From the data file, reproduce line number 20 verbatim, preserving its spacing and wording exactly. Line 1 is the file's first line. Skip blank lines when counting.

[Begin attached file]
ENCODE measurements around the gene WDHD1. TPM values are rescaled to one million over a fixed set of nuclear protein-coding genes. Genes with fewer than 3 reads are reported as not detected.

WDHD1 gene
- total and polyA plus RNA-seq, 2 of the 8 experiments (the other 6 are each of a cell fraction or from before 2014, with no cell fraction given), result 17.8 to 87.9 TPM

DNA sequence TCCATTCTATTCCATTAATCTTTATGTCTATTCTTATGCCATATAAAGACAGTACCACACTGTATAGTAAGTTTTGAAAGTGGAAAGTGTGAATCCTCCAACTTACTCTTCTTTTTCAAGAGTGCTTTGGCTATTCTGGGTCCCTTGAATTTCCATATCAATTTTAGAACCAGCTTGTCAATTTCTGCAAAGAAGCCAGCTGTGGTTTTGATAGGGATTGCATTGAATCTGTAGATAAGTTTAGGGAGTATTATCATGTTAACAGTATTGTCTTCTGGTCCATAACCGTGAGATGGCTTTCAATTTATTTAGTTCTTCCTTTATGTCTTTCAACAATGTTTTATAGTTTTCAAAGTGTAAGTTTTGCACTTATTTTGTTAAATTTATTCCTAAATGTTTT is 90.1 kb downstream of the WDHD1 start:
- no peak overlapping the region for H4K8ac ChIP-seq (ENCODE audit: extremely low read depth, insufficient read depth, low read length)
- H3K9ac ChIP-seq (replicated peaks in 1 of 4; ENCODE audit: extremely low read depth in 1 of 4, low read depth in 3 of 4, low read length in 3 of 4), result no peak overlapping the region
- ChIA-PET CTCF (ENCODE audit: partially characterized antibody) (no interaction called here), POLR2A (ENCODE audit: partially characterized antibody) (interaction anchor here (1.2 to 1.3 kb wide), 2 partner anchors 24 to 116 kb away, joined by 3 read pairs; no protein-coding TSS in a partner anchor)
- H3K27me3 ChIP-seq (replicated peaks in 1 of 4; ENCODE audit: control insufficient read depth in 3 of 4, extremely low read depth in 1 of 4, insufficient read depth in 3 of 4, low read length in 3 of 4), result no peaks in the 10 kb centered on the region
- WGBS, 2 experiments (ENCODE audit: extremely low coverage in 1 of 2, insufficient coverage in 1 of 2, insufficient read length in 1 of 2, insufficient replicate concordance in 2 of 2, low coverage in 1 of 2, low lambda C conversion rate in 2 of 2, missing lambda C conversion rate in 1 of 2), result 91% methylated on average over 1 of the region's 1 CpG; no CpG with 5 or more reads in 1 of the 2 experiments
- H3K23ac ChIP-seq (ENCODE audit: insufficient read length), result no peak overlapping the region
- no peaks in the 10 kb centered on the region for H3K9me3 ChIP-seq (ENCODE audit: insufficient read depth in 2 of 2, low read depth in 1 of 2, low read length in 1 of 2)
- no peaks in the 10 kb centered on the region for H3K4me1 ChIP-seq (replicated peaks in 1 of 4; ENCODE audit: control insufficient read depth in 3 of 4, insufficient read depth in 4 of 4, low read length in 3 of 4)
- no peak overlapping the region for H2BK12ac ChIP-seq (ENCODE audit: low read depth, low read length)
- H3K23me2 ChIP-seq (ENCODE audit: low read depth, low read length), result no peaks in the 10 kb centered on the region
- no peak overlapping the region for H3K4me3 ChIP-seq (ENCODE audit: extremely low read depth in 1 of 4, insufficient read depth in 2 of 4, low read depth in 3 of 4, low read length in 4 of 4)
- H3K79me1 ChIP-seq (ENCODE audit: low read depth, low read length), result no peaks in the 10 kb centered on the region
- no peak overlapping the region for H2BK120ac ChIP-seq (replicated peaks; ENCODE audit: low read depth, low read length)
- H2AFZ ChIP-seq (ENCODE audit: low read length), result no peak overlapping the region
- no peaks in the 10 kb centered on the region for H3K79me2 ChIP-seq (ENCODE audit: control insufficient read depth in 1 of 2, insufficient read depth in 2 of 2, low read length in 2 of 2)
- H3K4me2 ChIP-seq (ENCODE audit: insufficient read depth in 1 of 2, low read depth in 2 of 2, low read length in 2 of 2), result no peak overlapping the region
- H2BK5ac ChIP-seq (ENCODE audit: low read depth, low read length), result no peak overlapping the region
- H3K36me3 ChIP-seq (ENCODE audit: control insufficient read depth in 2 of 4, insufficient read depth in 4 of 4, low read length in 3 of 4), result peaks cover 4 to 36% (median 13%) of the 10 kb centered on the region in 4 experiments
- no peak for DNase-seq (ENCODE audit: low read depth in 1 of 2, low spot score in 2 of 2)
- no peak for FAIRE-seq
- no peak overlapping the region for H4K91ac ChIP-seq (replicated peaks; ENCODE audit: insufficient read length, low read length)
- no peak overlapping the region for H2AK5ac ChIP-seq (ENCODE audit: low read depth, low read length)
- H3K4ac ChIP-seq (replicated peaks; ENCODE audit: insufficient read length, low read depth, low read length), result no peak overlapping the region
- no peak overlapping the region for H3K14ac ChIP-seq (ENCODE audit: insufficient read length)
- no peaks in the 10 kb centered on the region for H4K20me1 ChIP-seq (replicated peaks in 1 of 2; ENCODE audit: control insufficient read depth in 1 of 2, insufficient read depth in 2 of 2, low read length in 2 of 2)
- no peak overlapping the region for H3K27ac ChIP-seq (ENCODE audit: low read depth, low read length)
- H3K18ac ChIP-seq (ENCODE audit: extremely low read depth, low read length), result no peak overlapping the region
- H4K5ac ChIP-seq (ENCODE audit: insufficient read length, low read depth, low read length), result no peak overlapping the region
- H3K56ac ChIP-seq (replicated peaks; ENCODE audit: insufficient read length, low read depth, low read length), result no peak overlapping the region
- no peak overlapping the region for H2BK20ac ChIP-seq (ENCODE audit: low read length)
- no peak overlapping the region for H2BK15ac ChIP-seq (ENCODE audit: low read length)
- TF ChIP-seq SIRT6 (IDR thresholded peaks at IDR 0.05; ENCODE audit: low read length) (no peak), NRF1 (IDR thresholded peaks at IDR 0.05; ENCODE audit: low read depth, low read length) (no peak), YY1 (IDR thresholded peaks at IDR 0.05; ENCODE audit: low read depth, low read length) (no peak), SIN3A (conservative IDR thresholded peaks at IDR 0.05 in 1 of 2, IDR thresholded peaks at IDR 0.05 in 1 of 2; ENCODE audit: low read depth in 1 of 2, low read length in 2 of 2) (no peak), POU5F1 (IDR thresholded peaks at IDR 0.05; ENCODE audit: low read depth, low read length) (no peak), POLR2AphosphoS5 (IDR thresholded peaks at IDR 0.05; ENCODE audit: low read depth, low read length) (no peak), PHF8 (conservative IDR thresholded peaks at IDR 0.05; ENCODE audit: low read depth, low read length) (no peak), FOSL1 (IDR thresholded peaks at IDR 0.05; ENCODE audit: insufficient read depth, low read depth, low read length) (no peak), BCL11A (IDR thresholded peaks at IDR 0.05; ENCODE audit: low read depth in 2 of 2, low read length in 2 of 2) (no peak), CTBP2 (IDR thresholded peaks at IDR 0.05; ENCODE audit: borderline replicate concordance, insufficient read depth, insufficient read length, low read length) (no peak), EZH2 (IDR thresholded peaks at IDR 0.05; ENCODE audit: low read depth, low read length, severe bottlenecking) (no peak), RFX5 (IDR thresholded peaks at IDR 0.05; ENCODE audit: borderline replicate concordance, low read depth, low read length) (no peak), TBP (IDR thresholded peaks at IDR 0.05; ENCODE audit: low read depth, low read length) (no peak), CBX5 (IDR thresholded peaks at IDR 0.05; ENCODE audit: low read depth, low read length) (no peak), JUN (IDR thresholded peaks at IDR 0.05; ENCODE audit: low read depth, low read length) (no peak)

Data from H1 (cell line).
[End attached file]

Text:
- H3K4me2 ChIP-seq (ENCODE audit: insufficient read depth in 1 of 2, low read depth in 2 of 2, low read length in 2 of 2), result no peak overlapping the region